GRACE-FO is a collaborative effort from both NASA and the German Research Centre for Geosciences. Image credit: NASA/JPL-Caltech
The Gravity Recovery and Climate Experiment Follow-On (GRACE-FO) mission, built in partnership between NASA and the German Research Centre for Geosciences (GFZ), was successfully launched on 22 May 2018 at 7:47pm GMT (12:47pm PDT) from California, Untied States. The twin spacecraft will now track the perpetual movement of water and other changes in Earth’s mass on and beneath the planet’s surface.
GRACE-FO was launched via a SpaceX Falcon 9 rocket from Space Launch Complex 4E at Vandenberg Air Force Base in California, United States. It shared its ride with five Iridium NEXT communications satellites. Since the launch all signs have been positive from the ground stations, which have acquired signals from both GRACE-FO spacecrafts. According to initial telemetry, the satellites appear to be functioning as expected as they orbit Earth at an altitude of 490 kilometres (305 miles), travelling at a speed of 7.5 kilometres per second (16,800 miles per hour). In this near-polar orbit, GRACE-FO completes one orbit of Earth every 90 minutes.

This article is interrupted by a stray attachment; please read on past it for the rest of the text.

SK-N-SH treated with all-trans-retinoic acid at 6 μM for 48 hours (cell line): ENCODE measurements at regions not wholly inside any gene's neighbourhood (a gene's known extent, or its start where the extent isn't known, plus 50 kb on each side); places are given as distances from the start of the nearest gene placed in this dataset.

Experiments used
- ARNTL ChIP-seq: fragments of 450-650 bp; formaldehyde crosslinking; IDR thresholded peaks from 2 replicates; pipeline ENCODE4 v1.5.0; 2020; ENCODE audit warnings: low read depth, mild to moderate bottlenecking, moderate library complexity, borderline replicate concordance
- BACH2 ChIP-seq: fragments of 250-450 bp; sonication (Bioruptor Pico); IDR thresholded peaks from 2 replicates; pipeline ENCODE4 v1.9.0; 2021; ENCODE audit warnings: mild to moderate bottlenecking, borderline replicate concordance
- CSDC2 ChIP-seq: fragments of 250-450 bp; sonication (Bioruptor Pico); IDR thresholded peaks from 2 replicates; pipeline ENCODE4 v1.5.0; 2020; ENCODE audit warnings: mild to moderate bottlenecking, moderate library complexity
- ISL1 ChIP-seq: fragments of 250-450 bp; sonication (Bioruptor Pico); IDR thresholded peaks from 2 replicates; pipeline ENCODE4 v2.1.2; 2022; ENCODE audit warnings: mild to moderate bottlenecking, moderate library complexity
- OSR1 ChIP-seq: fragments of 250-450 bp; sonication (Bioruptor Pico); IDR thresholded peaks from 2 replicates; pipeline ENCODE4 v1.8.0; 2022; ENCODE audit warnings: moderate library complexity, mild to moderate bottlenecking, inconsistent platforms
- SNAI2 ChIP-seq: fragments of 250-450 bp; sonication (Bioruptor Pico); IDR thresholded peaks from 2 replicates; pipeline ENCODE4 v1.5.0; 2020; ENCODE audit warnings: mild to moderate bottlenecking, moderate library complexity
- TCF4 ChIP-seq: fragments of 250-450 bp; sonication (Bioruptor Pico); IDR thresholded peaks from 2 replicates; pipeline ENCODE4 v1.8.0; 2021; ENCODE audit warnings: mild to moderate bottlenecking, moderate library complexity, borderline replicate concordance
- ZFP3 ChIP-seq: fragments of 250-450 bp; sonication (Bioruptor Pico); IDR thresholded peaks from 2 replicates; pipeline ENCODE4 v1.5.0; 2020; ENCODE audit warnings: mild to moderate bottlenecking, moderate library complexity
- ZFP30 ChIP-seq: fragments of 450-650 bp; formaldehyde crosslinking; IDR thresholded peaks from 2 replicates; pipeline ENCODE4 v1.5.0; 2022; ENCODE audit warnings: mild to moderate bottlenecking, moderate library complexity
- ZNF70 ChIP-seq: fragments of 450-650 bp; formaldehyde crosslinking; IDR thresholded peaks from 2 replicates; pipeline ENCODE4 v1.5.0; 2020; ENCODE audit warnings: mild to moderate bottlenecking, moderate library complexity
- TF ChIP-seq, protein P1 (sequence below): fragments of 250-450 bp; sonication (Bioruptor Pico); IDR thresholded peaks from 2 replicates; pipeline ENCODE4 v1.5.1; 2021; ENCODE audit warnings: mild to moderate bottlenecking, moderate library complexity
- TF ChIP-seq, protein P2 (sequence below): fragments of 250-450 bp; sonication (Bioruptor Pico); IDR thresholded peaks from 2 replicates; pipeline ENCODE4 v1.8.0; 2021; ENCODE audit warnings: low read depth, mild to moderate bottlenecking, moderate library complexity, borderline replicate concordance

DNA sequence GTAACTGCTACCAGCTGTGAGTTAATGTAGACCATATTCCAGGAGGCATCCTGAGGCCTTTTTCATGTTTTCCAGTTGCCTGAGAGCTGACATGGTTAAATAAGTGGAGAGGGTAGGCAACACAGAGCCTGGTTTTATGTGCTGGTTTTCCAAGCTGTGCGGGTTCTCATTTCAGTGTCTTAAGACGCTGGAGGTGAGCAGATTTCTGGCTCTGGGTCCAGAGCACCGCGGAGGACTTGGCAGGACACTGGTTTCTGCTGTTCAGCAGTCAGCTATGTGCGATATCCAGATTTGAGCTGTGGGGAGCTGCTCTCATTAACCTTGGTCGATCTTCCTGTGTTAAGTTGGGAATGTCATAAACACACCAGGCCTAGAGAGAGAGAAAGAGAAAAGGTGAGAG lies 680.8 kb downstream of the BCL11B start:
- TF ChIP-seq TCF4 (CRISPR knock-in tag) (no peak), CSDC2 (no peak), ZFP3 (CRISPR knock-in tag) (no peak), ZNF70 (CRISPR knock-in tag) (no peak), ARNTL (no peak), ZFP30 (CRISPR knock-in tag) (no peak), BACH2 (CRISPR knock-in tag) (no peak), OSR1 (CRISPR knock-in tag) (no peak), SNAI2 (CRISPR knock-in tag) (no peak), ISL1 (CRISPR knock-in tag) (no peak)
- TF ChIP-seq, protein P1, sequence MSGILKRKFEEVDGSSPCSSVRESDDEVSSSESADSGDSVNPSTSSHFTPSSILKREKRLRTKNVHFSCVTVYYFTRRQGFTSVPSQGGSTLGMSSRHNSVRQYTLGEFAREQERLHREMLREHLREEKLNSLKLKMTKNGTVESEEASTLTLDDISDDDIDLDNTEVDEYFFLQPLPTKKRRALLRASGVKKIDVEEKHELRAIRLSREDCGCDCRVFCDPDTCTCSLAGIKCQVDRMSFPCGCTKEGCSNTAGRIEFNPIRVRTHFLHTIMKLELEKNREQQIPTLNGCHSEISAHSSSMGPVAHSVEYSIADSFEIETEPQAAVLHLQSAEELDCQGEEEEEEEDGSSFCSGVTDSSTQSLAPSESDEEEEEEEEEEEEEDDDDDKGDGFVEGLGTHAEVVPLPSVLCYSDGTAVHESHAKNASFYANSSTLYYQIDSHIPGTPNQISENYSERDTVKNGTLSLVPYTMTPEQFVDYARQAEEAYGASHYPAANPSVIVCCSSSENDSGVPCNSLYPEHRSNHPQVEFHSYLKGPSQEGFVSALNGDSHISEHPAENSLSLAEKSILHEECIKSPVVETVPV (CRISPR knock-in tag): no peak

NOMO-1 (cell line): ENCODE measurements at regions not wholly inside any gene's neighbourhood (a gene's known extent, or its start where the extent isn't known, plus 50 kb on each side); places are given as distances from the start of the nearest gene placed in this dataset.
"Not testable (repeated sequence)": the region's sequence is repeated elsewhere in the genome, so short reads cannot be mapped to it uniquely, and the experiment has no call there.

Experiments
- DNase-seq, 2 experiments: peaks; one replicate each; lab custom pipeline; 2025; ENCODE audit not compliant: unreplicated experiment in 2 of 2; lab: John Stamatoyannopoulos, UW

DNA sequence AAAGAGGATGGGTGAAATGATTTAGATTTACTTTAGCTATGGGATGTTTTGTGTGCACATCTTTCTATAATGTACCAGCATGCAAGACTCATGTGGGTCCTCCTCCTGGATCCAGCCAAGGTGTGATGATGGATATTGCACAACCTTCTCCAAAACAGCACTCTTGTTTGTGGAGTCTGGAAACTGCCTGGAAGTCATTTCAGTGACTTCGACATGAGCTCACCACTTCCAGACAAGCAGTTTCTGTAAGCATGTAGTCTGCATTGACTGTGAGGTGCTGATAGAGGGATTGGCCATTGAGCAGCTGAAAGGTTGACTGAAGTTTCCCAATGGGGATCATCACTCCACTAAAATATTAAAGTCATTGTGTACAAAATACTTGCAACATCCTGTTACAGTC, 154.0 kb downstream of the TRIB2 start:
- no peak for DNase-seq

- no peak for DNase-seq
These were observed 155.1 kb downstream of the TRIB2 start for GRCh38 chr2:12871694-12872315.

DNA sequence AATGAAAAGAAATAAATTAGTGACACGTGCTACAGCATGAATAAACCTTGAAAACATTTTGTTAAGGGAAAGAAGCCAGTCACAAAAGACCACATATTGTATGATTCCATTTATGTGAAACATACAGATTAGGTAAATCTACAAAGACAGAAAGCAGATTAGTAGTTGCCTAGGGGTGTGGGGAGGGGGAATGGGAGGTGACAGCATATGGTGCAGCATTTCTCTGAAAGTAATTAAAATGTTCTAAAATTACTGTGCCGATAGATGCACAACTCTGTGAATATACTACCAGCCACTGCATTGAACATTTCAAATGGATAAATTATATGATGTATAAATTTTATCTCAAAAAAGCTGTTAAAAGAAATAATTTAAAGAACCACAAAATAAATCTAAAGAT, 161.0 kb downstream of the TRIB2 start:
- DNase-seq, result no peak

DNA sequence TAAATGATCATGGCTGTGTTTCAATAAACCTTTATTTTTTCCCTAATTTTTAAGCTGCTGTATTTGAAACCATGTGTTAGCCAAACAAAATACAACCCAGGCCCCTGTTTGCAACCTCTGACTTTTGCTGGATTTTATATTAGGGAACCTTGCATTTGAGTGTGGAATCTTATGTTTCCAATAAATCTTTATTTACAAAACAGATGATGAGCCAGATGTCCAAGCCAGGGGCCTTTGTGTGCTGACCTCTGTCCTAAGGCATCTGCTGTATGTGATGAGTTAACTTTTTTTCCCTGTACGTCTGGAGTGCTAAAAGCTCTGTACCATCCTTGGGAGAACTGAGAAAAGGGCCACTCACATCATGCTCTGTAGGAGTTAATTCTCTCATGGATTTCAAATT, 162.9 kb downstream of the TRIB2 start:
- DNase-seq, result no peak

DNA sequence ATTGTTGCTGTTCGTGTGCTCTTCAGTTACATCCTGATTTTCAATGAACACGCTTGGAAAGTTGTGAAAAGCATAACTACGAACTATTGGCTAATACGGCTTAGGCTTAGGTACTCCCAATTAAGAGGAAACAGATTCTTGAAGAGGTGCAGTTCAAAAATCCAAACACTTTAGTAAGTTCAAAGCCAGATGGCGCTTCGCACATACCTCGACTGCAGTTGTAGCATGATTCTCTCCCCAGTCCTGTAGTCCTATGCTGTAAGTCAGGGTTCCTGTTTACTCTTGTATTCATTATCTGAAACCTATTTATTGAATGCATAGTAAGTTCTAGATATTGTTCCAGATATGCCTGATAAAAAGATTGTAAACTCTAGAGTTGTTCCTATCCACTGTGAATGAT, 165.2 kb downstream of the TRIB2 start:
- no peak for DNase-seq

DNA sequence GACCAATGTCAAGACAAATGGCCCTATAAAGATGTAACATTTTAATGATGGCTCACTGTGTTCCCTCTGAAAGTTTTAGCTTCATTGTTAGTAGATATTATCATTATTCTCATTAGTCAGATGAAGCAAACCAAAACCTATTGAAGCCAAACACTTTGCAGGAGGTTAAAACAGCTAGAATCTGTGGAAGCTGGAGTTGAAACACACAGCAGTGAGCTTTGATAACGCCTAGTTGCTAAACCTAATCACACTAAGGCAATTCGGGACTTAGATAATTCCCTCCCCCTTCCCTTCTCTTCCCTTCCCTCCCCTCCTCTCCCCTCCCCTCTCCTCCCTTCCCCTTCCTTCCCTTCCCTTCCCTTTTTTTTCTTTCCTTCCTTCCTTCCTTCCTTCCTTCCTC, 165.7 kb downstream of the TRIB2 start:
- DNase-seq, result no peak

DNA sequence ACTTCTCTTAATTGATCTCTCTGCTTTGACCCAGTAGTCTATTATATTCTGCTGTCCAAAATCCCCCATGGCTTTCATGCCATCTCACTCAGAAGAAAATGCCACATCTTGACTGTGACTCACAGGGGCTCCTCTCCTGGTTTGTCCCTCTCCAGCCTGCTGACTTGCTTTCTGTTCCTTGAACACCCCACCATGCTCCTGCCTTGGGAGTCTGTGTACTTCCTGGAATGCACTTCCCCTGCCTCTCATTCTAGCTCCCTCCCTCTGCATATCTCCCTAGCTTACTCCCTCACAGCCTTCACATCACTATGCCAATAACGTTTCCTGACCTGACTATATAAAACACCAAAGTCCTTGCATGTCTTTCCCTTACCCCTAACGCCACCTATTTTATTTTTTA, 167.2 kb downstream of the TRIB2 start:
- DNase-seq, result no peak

“GRACE-FO will provide unique insights into how our complex planet operates,” says Thomas Zurbuchen, associate administrator of NASA’s ...